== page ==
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Sunday Morning Bonus Pulp: Pirate Stories, March 1935
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5d ago
I don't believe I've ever run across a mention of PIRATE STORIES before. It was a short-lived adventure pulp edited and published by Hugo Gernsback of AMAZING STORIES fame. This is the third of six issues. I like the cover by Joseph Sokoli. The idea of airborne pirates preying on ships at sea is an interesting one. The feature story in this issue is by Captain Dingle, an author I've been meaning to read for a long time now but still haven't. Backing it up are yarns by the always dependable J. Allan Dunn, George Allan Moffatt, and an author I'm unfamiliar with, J. Winchcombe-Taylor, who certa ..read more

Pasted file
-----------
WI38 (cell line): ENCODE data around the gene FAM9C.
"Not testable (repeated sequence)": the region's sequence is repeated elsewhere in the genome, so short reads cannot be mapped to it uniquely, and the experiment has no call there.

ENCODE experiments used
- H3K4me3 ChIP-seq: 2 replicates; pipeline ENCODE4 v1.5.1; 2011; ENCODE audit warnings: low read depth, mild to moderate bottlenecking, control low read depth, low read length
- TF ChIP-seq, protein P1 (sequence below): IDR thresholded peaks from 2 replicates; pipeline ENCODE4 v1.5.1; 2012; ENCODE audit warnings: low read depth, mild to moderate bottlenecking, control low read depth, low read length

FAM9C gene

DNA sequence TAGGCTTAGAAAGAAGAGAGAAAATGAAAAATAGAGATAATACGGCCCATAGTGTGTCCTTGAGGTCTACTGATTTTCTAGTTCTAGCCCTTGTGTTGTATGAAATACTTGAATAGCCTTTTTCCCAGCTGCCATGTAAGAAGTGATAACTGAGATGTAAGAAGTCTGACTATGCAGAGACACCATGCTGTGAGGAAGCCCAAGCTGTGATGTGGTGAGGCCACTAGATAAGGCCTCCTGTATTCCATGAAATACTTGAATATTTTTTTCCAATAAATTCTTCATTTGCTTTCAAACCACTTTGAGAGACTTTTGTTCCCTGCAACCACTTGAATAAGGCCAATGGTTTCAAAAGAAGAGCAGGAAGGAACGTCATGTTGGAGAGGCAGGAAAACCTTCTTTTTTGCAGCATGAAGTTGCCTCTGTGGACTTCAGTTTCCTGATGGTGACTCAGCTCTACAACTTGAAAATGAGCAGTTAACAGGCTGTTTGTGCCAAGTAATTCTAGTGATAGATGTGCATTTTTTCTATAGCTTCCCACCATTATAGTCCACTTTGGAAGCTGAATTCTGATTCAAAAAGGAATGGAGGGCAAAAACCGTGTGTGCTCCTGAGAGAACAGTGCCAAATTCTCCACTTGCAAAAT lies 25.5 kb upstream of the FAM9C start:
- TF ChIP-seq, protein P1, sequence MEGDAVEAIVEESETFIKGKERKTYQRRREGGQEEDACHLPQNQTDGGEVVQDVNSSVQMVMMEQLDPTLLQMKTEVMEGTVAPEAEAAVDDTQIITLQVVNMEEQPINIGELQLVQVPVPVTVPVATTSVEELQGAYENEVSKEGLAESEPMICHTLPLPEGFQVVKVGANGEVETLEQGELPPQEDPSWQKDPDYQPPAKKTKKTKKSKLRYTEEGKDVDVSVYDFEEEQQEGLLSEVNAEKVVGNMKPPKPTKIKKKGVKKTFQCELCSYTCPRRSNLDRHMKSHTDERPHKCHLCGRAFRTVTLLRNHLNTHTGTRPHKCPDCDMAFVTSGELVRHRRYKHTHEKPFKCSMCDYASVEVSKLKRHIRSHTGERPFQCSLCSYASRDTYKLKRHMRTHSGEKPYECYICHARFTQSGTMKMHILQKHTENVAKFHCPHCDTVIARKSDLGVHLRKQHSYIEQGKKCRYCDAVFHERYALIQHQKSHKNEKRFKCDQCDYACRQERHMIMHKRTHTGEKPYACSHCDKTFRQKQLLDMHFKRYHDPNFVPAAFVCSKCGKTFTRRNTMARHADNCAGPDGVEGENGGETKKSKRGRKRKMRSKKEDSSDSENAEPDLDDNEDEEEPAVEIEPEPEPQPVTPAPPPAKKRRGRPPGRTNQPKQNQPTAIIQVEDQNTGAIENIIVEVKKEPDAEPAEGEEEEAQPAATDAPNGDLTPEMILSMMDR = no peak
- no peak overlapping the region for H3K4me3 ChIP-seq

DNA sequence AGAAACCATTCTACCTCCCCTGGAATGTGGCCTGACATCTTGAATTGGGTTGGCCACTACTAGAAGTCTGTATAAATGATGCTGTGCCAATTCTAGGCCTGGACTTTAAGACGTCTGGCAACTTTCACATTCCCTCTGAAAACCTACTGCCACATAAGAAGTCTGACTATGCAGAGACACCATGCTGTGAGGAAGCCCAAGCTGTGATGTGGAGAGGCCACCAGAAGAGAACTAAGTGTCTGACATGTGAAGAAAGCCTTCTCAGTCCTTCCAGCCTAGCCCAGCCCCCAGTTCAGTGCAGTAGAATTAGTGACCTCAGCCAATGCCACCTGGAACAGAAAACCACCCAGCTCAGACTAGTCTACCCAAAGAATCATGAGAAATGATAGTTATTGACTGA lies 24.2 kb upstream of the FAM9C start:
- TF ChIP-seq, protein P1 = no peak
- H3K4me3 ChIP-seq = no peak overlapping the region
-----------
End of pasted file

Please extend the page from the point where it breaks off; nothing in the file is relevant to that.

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Saturday Morning Western Pulp: Dime Western Magazine, January 1946
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1w ago
This is a pulp that I own and read recently. That’s my copy in the scan. My guess as to the cover artist is Robert Stanley, but I’m not certain about that. There are a couple of things about this one I don’t like—the guy’s hands and arms don’t look quite right to me, and neither does his holster—but overall it’s an effective cover. I’ve said this many times before and probably will again, but Walt Coburn was really inconsistent in his work, especially in the second half of the Forties onwards. But he’s still one of my favorite Western authors because when he’s on his game, he’s really, reall ..read more